Judo’s Popularity in America.


A recent post on the Judo Forum was discussing the popularity of Judo in America:

Mmm, let me see…Do I sign up to that Judo class where I’m going to get thrown all over the place, strangled nearly to death, my arms locked into painful holds and I am actually going to sweat like a horse every class and then drag myself home in all sorts of pain…?

Or do I sign up with that TKD place down the road, where all they do is learn some fancy kicks and some fancy hand blocks and every couple of months everybody gets a new belt promotion (about fifteen of them) with minimal effort and hardly any sweat at all, and I can get my black belt in about two to three years, as compared to that Judo place where it will take at least seven to ten years…? Wow, what a choice!  (Posted by: ‘Kodokanjudo‘, Sandan)

A brilliant synopsis of the problem facing American Judoka! We aren’t state sponsored like other countries (France comes to mind), nor do we have any cultural aspects that would encourage martial arts - we are, after all, the country that favors the cowboy mentality; knives, pistols, rifles, and all.

Judo in America will always be a word of mouth sort of thing - you need to drag your friends into the class - there’s simply no other way. Giving demonstrations at schools and organizations is another way. Let’s face it, Judo demonstrations can be entertaining, and events are always looking for free entertainment!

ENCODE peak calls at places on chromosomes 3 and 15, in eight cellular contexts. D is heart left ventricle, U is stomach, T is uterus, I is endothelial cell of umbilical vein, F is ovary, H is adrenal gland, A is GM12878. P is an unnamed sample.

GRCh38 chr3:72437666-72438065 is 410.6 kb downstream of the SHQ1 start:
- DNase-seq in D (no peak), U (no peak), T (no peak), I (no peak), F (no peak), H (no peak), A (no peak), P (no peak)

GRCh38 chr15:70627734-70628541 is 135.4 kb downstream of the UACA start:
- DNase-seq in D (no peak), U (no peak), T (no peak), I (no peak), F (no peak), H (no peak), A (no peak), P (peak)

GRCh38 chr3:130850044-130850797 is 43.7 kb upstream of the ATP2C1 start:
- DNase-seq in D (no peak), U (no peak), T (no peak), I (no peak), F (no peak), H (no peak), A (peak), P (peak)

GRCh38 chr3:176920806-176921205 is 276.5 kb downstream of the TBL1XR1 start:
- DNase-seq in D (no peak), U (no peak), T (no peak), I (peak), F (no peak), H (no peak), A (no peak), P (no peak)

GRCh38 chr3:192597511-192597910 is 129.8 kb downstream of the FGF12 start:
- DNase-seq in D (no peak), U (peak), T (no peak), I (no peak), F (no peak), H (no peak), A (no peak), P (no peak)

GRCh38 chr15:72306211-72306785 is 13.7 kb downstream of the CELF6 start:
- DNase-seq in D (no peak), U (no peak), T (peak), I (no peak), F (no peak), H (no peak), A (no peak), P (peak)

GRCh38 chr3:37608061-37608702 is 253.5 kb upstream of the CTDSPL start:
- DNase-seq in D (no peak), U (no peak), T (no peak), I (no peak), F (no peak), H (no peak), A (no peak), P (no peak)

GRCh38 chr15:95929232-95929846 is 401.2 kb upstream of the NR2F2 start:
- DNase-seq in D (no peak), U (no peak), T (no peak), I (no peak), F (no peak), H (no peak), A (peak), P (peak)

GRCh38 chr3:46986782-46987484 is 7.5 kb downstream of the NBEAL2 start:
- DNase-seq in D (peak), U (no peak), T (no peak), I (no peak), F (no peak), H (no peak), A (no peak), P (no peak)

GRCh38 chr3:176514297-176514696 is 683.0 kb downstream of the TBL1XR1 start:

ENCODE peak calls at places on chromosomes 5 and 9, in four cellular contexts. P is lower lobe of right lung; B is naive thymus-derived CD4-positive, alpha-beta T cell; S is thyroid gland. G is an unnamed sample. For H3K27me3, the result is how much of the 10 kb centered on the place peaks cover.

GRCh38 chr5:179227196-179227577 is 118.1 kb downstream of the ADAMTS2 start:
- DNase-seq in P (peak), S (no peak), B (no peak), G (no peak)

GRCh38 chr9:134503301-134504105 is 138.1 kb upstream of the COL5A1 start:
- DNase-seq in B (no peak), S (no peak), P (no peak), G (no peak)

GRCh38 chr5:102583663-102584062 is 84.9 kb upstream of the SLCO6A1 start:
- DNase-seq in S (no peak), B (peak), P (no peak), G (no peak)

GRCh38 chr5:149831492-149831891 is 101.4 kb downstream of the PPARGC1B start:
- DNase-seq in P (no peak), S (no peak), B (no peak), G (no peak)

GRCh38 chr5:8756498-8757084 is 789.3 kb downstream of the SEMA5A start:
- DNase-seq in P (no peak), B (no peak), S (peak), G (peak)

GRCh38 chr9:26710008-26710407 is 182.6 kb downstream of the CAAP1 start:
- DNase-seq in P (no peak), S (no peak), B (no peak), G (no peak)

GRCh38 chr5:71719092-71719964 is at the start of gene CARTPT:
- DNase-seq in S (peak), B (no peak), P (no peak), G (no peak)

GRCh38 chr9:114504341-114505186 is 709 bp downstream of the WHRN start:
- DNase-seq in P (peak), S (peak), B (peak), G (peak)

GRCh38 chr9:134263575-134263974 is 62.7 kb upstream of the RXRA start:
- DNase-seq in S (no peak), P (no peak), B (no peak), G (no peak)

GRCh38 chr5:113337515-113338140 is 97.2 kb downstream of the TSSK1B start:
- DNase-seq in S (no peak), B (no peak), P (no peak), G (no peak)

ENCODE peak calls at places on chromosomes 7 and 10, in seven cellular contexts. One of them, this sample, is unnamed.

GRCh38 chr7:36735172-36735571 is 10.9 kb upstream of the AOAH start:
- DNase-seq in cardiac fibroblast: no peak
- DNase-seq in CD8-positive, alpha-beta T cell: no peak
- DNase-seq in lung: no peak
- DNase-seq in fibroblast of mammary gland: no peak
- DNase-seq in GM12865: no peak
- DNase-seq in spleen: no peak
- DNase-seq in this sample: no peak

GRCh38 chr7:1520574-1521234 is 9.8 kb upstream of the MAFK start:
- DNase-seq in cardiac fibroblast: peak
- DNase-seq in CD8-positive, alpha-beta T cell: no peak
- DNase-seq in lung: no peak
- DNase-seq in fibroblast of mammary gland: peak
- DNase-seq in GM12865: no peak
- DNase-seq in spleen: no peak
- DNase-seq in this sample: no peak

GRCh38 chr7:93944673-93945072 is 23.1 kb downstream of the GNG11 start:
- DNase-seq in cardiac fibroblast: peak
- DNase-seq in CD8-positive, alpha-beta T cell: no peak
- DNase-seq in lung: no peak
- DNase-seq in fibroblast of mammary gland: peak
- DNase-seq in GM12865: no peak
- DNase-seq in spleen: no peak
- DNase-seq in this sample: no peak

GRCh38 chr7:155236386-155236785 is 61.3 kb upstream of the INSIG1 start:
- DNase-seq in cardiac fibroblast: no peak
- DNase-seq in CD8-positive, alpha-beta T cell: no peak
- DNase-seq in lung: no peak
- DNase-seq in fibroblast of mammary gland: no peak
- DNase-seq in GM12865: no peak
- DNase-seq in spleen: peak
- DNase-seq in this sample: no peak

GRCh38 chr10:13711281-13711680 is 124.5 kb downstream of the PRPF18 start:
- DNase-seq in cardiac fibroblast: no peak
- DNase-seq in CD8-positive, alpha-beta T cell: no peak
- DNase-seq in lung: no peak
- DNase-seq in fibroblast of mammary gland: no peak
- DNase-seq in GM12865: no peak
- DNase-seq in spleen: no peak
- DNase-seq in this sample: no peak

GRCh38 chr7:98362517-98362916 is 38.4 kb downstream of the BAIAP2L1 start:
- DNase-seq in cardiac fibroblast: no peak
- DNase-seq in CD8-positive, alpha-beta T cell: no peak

There are, however, corresponding advantages that Judoka don’t think about… considering that we are, for the most part, non-profit, we have no particularly great incentive to retain students to pay the rent. So we don’t have to ‘water down‘ the class, we can go as ‘hard & sweaty’ as we want to. We don’t have to ‘coddle’ anyone, you’re there to learn Judo, and the Sensei is there to teach you - not babysit. If we were in the same boat as the strip mall McDojo’s, we’d have to drastically water down Judo in order to pay the bills.

That’s not to say that Judo clubs are all military academies, gruff and uncaring… just that we don’t have any impediments to actually teaching Judo. I’d hate to have to consider the money flow as important as the training - and in Judo, that’s usually not a consideration. So we do have compensating advantages in Judo. But popular, we’ll never be.